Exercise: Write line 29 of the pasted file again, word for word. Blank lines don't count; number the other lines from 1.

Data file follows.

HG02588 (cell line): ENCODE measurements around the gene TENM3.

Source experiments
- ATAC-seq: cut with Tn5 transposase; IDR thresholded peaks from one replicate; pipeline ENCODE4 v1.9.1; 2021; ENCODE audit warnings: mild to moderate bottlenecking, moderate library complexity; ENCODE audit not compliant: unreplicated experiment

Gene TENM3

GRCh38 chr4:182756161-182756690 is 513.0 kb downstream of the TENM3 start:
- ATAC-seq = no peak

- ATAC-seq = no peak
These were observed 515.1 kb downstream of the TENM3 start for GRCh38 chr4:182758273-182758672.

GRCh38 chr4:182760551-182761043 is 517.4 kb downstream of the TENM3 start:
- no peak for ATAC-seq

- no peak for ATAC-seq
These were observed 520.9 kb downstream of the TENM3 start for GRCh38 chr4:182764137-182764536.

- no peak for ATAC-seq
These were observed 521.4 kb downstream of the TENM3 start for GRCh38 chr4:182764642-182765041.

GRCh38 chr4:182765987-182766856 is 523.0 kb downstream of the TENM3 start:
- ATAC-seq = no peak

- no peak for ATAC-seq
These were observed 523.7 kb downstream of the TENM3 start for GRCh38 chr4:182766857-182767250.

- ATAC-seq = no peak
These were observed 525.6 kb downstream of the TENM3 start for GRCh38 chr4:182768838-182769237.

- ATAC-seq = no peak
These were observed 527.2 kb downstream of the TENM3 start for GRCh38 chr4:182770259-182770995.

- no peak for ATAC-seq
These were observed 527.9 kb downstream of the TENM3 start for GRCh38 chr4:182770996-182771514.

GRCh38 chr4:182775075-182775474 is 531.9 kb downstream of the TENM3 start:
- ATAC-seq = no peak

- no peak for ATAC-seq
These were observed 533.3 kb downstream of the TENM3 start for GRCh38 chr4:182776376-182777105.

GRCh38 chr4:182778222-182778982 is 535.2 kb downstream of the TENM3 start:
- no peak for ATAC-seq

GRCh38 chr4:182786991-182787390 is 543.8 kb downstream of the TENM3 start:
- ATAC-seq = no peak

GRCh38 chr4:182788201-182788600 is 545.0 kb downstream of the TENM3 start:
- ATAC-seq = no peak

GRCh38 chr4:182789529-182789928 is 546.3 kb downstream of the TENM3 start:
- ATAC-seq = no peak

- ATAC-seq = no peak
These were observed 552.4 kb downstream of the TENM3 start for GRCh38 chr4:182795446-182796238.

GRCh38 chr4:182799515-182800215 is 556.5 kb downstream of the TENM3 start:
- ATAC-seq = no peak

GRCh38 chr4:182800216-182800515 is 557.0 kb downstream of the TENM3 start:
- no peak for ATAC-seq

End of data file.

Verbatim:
GRCh38 chr4:182778222-182778982 is 535.2 kb downstream of the TENM3 start: